Four tools were developed for roadside managers to enhance their ability to identify and develop habitat for monarch butterflies along the roadways they manage: (1) a landscape prioritization model that identifies roadsides with the greatest potential for monarch con- servation; (2) a rapid assessment protocol for evaluating monarch habitat quality along roadsides; (3) a habitat calculator that computes monarch habitat quality scores from the rapid assessment data for adaptive management; and (4) best management recommenda- tions to provide decision support, including guidance on mowing practices, a herbicide resource sheet, and regional milkweed guides to help road management crews recognize milkweed growing along their roadways. AUTHOR ACKNOWLEDGMENTS (Continued) The roles of the authors were as follows. Alison Cariveau at MJV led the project overall and was lead author for the report. Karen Oberhauser was the original Principal Investigator at the University of Minnesota; when Ms. Oberhauser moved to the University of Wisconsin, Emilie Snell-Rood became Principal Investigator at the University of Minnesota. Wendy Caldwell oversaw the project for MJV and provided feedback and guidance throughout the project. Kristen Baum (Oklahoma State University) was involved in the design of the Rapid Assessment protocol and led the field testing in Oklahoma. Eric Anderson (Environmental Incentives) was involved in the design of the Habitat Calculator, conducted user interviews, and created the manager workflow diagram. Eric Lonsdorf and Chris Nootenboom (Insti- tute on the Environment, University of Minnesota) developed the Landscape Prioritization Model and authored the chapter and user guide. Karen Tuerk (MJV) designed and completed all of the program- ming for the Monarch Habitat Evaluator in Survey123, wrote the user guide, and was the geographic information system (GIS) specialist for the project. Jennifer Hopwood (Xerces Society for Invertebrate Conservation) co-led the best management practices and decision support team with Alison Cariveau, authored Frequently Asked Questions and Monarchs, Herbicides, and Weeds, in addition to a set of regionally specific milkweed identification handouts.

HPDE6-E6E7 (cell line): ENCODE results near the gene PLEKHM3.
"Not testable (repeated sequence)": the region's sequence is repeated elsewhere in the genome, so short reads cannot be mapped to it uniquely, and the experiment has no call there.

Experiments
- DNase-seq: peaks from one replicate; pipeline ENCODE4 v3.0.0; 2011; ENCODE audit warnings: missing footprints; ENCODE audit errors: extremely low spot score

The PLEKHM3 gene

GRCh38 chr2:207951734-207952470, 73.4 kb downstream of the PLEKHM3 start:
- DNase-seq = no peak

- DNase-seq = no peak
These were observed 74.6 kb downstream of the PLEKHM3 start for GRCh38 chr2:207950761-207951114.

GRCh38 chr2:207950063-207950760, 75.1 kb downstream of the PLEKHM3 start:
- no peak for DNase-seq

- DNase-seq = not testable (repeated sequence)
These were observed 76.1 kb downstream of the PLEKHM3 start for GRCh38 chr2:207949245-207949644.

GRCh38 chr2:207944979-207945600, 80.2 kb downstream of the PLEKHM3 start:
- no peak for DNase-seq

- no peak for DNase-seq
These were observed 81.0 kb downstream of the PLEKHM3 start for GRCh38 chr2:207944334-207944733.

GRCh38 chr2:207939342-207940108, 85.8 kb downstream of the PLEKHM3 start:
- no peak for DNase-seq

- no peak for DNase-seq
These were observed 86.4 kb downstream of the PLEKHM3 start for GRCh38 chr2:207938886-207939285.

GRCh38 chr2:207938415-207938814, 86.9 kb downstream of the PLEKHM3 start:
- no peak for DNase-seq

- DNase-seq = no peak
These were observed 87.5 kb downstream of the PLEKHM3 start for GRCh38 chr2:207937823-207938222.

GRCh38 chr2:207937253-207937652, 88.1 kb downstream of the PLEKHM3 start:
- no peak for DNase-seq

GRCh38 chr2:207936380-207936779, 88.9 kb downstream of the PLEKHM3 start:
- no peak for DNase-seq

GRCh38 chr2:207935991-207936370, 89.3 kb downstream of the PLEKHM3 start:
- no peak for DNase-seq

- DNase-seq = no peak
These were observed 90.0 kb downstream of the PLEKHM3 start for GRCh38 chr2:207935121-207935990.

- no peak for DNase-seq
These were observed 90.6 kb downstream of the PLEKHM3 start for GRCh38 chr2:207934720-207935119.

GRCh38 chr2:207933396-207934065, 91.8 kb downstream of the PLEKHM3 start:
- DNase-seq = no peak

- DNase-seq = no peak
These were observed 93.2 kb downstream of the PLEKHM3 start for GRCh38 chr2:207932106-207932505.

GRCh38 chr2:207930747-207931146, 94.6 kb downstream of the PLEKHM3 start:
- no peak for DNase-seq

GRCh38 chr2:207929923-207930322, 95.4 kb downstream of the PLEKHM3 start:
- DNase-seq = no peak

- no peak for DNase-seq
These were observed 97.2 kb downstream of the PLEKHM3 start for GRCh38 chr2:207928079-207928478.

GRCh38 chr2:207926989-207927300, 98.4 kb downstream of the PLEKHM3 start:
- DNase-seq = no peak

1 Summary 7 Chapter 1 Background 7 Monarch Butterflies and Pollinators 8 Suitability of Roadside Rights-of-Way as Habitat for Monarchs 9 Opportunities for Monarch Habitat in Roadside Rights-of-Way 11 Tools for Roadside Managers 11 Product A: Landscape Prioritization Model for Roadside Habitat for Monarchs 12 Product B: Rapid Assessment of Roadside Habitat for Monarchs 12 Product C: Roadside Monarch Habitat Calculator 12 Product D: Best Management Practices and Decision Support 13 Tool Use Scenarios, Interactions Between the Products 15 Chapter 2 General Research Approach 15 Meetings 16 Webinars 16 Survey of Transportation Managers 16 User Profile Interviews 17 Reviewing Existing Tools and Protocols 18 Expert User Testing 19 Field Testing with Biotechnician Crews 20 Chapter 3 Product A: Landscape Prioritization Model for Roadside Habitat for Monarchs 20 Introduction 20 Habitat Modelling 21 Milkweed Suitability 22 Nectar Availability 23 Pesticide Exposure (Ei) 23 Overall Habitat Quality (Hi) 23 Core Habitat 24 Roadside Potential 24 Benefits 25 Risks 27 Roadside Suitability Overall 27 Data Sources 27 Discussion C O N T E N T S